La Radiologia medica

Spontaneous non-aortic retroperitoneal hemorrhage: etiology, imaging characterization and impact of MDCT on management. A multicentric study.

PMID 25572538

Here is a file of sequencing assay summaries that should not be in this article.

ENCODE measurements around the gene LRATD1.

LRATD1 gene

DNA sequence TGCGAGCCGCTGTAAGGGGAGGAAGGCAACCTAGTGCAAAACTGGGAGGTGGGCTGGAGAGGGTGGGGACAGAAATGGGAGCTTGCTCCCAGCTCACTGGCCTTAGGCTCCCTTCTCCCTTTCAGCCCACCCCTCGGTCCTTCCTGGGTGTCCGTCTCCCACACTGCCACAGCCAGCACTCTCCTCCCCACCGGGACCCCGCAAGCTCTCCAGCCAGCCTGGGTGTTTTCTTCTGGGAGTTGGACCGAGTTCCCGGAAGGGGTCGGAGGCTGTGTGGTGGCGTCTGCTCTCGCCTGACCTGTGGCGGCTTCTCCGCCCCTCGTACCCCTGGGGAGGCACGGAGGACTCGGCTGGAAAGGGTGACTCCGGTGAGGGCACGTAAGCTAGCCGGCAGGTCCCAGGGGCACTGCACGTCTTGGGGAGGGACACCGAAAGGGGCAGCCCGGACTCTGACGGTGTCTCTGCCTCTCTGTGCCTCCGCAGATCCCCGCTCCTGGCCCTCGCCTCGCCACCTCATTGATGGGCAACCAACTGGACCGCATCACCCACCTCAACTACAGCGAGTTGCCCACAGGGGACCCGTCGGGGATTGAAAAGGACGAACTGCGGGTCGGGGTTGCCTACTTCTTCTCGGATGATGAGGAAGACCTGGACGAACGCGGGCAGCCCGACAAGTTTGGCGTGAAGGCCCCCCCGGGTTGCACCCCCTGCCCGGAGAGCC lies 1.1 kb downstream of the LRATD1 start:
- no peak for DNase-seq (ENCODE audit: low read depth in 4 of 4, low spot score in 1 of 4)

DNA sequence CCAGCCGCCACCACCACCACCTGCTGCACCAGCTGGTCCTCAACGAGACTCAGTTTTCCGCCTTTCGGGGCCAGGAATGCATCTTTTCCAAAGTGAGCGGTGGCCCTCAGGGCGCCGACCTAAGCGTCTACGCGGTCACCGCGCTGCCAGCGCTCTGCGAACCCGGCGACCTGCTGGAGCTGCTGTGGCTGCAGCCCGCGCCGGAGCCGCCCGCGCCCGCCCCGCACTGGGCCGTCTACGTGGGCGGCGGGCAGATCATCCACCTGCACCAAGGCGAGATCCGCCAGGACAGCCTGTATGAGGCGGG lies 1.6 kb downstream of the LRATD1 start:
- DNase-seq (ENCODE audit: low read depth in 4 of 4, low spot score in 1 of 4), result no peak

The purpose of this multicentric study is to assess the usefulness of multiphasic Computed tomography in the identification of spontaneous non-traumatic retroperitoneal hematoma (SRH) and its management, with references to the role of interventional radiology. From January 2011 to June 2014, 27 patients with SRH were selected. Patients with aortic, traumatic, or iatrogenic source of bleeding were excluded. All the patients were studied with multiphasic MDCT after injection of intravenous contrast. Digital Subtraction angiography and percutaneous embolization treatment were performed. CT identified SRH in all cases (100%), showing the source of bleeding in 11 cases (40%) and pointing out the source of bleeding in 15 cases (55%). In one case (5%), the bleeding origin was recognized only at surgery as adrenal source. CT has identified a contrast medium extravasation in the arterial phase in 17 patients (63%), treated successfully by percutaneous embolization in 13 and by open-surgery in two cases. Two patients died before undergoing intervention and surgery, respectively. Ten patients (37%) were non-operatively treated successfully with clinical, laboratory, and imaging follow-up. Multiphasic CT is the gold standard for the identification of a SRH. Recognition of CT signs of active bleeding is the crucial feature influencing the timing of therapeutic treatment. Urgent embolization should be performed in cases of arterial bleeding or contained vascular injuries supplying the retroperitoneal hematoma. Surgery is to be addressed in cases of actively bleeding hematomas associated with complication. Finally, an initial more conservative approach can be adopted in patients without signs of contrast extravasation or low-flow active bleeding. Technical skill, expertise, and recognition of CT signs of arterial active bleeding are critical features influencing patients management.